Michigan’s child welfare system is improving, but its leaders just left
Fifteen years ago, Michigan’s child welfare system was in shambles.
Rather than protecting children, too often the system pulled them from homes only to allow them to languish in a bureaucracy, bouncing from foster home to foster home. In the worst cases, children were abused and neglected again.
By one report, 78 children had died in the agency’s custody between 2004 and 2008.
And thousands would never find permanent homes, according to a 2006 lawsuit against the state.
Now, Michigan appears to be doing a far better job protecting vulnerable children — so much so that the state appears poised to finally become extricated from more than a decade of federal court oversight of its foster care system.
U.S District Court Judge Nancy Edmunds, who oversees that oversight, told lawyers at a hearing in November that, while the state still had work to do, she’d also noted progress, and added, “I’m going to retire pretty soon, so I’d like, before I retire, to have this wrapped up if possible.”
So it’s no small irony that the two people credited with transforming the troubled system have recently left state government; one under circumstances Gov. Gretchen Whitmer has repeatedly declined to clarify.
Robert Gordon, director of the Michigan Department of Health and Human Services until he abruptly left the position in January, and JooYeun Chang, who headed the department’s Children Services Agency until her departure Friday, were central to the state’s progress on foster care, according to lawyers and advocates involved in the federal oversight.
At the November hearing, Elizabeth Gretter, an attorney with Children’s Rights, the New York-based child advocacy group that challenged Michigan’s foster-care system in the 2006 suit, praised Gordon and Chang for “the focus, the energy and the transparency” they displayed in helping the state improve foster care, despite a pandemic.
Kevin Ryan, a court-appointed monitor overseeing the efforts, lauded what he called their “turnaround” efforts, saying Gordon and Chang were “deeply engaged in this work.”
“They lead a strong management team that possesses the talent and the experience to address long-standing problems in the Michigan child welfare system,” Ryan said.
Now Gordon, who Whitmer appointed to the post in 2019, and Chang, who held a number of child welfare roles with the state for two decades, are gone from MDHHS.
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Gordon abruptly announced his resignation on Jan. 22 with a 24-word tweet that offered no explanation. The governor won’t talk about his sudden exit either, other than to wish Gordon well. Chang accepted a job working on child welfare issues in the Biden administration, according to announcements last week.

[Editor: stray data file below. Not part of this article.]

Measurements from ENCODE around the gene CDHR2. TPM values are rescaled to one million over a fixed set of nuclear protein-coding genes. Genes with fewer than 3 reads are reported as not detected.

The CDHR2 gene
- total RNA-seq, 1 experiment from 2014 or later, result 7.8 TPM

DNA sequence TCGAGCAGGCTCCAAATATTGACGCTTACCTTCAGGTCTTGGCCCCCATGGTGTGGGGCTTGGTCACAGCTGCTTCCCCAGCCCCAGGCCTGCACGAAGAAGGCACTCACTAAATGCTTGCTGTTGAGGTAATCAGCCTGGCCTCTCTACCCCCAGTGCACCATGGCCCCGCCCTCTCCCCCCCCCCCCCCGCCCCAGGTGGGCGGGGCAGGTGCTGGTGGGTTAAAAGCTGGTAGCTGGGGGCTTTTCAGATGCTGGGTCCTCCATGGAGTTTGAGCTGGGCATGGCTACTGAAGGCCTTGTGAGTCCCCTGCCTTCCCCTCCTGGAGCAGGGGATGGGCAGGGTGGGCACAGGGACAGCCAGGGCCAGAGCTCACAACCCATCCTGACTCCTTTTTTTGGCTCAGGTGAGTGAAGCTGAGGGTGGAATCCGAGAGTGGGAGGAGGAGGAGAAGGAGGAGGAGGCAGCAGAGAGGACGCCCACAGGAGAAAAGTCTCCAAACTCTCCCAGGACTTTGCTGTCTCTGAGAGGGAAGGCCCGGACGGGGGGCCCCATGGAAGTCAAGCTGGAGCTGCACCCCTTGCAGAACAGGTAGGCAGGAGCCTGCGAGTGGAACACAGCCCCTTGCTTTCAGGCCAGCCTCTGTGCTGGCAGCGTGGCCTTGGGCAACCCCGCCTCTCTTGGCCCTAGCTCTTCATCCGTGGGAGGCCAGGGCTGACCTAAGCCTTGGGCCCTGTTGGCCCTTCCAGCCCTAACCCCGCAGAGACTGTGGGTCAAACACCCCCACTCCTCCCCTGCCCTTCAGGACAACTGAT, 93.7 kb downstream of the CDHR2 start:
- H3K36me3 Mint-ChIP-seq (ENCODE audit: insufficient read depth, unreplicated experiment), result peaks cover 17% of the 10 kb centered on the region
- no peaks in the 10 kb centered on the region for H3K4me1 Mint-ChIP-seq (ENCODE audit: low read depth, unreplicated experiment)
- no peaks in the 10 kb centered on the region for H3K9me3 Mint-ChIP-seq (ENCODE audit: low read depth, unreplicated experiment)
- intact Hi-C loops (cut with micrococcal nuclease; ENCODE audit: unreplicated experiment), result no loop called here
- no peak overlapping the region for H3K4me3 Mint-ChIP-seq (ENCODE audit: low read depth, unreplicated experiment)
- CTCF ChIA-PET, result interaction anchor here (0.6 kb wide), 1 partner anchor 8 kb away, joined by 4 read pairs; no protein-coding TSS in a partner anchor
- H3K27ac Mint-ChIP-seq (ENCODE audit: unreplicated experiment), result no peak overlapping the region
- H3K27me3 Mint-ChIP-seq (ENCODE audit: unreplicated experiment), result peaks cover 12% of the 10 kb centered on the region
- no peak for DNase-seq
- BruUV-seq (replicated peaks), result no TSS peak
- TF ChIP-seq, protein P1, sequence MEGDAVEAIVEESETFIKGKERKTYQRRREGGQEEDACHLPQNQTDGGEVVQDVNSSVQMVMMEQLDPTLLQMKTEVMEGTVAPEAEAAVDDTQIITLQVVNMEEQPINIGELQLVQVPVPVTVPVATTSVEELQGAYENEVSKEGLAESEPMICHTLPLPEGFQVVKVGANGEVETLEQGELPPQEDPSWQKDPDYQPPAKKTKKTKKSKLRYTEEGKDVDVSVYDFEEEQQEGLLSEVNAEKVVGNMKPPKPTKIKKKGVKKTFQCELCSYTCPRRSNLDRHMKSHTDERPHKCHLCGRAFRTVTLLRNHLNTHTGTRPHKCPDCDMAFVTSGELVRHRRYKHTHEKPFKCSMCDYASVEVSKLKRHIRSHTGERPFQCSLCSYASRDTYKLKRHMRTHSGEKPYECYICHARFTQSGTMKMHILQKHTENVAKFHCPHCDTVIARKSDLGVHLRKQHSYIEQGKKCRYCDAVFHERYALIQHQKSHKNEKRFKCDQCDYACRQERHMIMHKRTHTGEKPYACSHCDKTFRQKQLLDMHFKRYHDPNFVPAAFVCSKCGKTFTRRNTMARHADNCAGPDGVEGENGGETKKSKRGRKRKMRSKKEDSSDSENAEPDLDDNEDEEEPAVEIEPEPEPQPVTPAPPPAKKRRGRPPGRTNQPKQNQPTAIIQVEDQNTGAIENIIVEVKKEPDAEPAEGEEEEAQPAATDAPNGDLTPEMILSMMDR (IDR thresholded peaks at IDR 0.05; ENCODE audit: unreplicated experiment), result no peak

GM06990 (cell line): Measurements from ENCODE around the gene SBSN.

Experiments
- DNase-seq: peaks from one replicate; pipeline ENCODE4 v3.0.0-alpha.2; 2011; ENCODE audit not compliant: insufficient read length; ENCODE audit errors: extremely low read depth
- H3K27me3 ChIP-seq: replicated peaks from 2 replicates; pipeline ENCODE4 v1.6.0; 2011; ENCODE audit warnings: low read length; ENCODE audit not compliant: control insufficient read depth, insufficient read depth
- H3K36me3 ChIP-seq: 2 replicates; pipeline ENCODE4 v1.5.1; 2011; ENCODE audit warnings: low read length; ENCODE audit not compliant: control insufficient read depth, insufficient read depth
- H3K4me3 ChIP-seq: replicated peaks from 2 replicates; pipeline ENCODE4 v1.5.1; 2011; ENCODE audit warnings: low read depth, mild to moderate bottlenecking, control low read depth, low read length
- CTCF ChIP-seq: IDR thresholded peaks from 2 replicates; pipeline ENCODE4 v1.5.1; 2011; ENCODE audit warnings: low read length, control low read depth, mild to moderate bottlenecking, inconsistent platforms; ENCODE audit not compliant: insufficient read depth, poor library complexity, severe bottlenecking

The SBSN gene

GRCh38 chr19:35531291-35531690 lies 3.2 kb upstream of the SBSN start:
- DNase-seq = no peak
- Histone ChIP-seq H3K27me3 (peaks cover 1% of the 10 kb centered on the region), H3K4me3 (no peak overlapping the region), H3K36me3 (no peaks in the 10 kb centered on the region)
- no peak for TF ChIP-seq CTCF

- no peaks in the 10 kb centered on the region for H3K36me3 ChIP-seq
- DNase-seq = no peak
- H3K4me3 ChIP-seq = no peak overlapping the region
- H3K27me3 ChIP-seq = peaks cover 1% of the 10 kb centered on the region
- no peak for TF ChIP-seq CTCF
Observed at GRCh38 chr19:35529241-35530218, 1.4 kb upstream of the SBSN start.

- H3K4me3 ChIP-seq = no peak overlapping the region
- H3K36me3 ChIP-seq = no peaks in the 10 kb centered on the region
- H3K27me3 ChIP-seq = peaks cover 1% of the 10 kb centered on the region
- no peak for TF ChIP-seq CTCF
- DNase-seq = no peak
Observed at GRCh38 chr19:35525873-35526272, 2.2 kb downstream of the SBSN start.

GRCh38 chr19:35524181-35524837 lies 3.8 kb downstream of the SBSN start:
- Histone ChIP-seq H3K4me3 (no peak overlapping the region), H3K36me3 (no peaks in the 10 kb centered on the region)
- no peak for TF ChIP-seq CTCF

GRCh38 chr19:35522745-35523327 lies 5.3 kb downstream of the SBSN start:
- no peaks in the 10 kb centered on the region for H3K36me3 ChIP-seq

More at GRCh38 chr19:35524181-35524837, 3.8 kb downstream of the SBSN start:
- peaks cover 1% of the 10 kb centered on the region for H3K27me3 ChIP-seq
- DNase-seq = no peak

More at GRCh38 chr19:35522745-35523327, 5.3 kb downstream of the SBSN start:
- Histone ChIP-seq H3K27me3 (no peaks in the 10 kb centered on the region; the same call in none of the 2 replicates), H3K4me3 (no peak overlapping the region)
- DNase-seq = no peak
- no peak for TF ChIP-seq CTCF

Samantha Bartosz, another attorney for Children’s Rights, which has filed the more than two dozen class-action and individual suits against child welfare systems across the U.S., said she was surprised by Gordon and Chang’s departures.
“We had, over time, really come to respect the job they were doing,” she told Bridge Michigan. “We were beginning to feel a fair amount of momentum working with them.”
Bartosz said she remained hopeful progress would continue at the same pace, though she warned of “a little bit of a learning curve” under the new MDHHS director, Elizabeth Hertel, and Chang’s interim replacement, Stacie Bladen.
Bladen, a long-time MDHHS employee who has worked a variety of child welfare roles, said maintaining momentum for overhauling the child welfare system will be her biggest challenge.
“I’ve been in child welfare long enough to know that changes in leadership can be very unsettling,” Bladen told Bridge Michigan on Friday. “It can cause the pendulum to swing.”
Michigan Supreme Court Justices Elizabeth Clement and Megan Cavanagh publicly congratulated Chang on joining the Biden team. The justices’ administrative duties include child welfare issues such as foster care and family reunification.
Clement said Chang had established and energized enough of a structure within the Children’s Services Agency for the agency to sustain progress after she was gone.
“What I always appreciated working with Joo was that I never felt like she was making decisions specific to a consent decree,” Justice Clement told Bridge in an interview, referencing the agreement that put the state agency under federal oversight. “I really felt the focus was on helping families and helping children.”